These three core values should comprise your attitude and approach to complication-free and effective hiring. A slow yet steady recovery from a The Great Recession has manifested itself in job growth and expansion for many of our California manufacturers.

However, hiring the most qualified individuals for open positions is often a difficult, costly, and time-intensive process that doesn’t necessarily guarantee the new employee will either want to stay or make it on the job. In many cases where precise and organized hiring and retention systems don’t exist, employers hire someone, cross their fingers, and hope for the best that this person will generate sufficient value for the organization.

Developing a productive, efficient, and loyal employee base is only possible when you proactively implement proven hiring and training methods. How do you go about it? Well, that is the subject of this article. Below are a few helpful tips on how to create successful and efficient hiring practices. 

1. Develop a checklist and clearly outline the position 

Define the exact functions, duties, knowledge requirements, and (measurable) expectations of a particular job. Doing so will help you develop screening questions and identify qualified candidates. Ensure that all relevant parties agree to this job description so that it doesn’t change as you are interviewing candidates.

Completing the job description should be part of a consistent, compliant and definable process, and is a critical aspect of the hiring process checklist.  Using a repeatable process as standard protocol will avoid complaints and/or claims.

2. Plan Your Recruitment Strategy

One crucial aspect of creating a recruitment strategy is to develop a budget – formal and informal – to guide you through finding the right talent. Job boards, agencies, newspapers are effective sources, but they can be costly.  Kowing what's in your budget and where to apply your recruiting dollars keeps you from over spending.

3. Advertise the position

Incorporate flyers, word of mouth, employee referrals, and networking into your candidate search. Advertising doesn’t always mean expensive websites or paper ads. Other methods can be equally successful.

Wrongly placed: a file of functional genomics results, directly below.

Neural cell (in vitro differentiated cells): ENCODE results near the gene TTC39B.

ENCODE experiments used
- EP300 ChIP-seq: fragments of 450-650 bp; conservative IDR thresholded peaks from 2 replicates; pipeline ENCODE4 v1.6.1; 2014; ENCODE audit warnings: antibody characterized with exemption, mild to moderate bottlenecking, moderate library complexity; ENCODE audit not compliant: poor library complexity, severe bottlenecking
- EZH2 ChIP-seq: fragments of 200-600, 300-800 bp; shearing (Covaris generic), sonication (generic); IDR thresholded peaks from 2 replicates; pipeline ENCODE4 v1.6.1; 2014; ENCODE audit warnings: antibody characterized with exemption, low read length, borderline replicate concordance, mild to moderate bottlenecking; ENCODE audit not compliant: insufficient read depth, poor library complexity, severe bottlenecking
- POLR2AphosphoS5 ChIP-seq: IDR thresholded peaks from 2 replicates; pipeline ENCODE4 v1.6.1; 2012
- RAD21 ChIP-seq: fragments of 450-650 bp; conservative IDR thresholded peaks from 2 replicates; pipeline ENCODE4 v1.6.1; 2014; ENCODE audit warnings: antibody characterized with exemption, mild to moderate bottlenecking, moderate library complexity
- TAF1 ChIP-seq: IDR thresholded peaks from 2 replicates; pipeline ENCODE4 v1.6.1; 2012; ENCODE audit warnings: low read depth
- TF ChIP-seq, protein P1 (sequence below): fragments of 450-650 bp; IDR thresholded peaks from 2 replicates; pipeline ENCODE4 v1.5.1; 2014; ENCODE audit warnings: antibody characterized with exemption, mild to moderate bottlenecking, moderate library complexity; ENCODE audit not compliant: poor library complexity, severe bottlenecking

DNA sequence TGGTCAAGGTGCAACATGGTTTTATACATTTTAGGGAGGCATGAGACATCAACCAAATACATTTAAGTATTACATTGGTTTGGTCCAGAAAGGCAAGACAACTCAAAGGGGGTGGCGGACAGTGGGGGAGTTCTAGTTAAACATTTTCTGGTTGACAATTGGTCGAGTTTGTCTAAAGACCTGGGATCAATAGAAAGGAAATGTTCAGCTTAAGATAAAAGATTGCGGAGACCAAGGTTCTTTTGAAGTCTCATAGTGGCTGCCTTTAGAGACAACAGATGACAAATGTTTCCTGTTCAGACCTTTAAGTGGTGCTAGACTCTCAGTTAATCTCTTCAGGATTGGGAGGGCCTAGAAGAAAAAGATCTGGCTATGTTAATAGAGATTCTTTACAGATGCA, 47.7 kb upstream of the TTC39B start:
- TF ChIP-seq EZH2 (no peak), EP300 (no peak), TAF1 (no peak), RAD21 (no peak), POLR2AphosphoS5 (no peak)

4. Create a candidate evaluation form

Be objective with each job candidate by holding them to the same standards. In other words, each candidate should be measured the same way for the same things (i.e. written and verbal communication skills, technical expertise, professional appearance and decorum, and so on). Retain completed evaluations to serve as a record for your files because these documents are important for consistency and compliance.

5. Screen resumes and applications

Apply the same criteria to each resume/application that you review. A consistent approach to each application prevents any possibility of discrimination and facilitates fair treatment for every candidate.

6. Screen your job candidates with a preliminary phone interview   

A fantastic way to judge communication skills and not waste your on-site resources is to utilize phone interviews in the hiring process. A phone interview offers you a chance to gain insight into the potential employment success of a candidate before conducting an on-site interview.

Phone interviews also assist you in reaching out to more candidates than traditional face-to-face interviews because it’s faster and easier to connect with people over the telephone. You could reach perhaps 10 to 15 people by phone in a single day. On-site interviews require more complex logistics and arrangements so save onsite interviews for your final candidates. 

7. Schedule on-site interview

Calling without a specified time for an interview may lead to phone tag – that is, calling each other back and forth because you constantly miss the other’s phone call. That’s frustrating and a waste of time. To avert this situation, set specific times to schedule both phone AND on-site interviews. 

8. Generate a written offer letter and include a signature request   

Create an offer letter for your company’s protection. Formats can be simple or complex and samples are available on-line. The offer letter should include a request for candidate and company representative signatures, job title, working hours and salary information. Keep this written document in your archives for referral purposes, financial records, and in case of any HR or legal disputes.

9. Do pre-employment checks                        

In order to conduct pre-employment background checks, you must obtain the candidate's signed authorization form before submitting to the background check vendor. 

Like we stressed above, use a consistent process for all candidates. Some companies conduct background checks; others do not. Err on the side of caution by implementing background checks in your company to eliminate potential exposure to fraud and other criminal practices.

10. Build an on-boarding plan                          

Many employees find the transitional period on a new position daunting because they generally lack familiarity with your specific company processes and products. Don’t just throw your new-hire off the diving board and into the deep end of the pool. Make that transition smoother and help them to jump fully onboard with all rules and procedures by establishing the tone (and pace) for the position, the company, and employee expectations. Set up a buddy system and coach them throughout the process.  Additionally, you can create a checklist of expectations within the first 30-60-90 days of employment.

For more information about how CMTC can assist you with your hiring needs, contact Jeri Summer, our HR expert at



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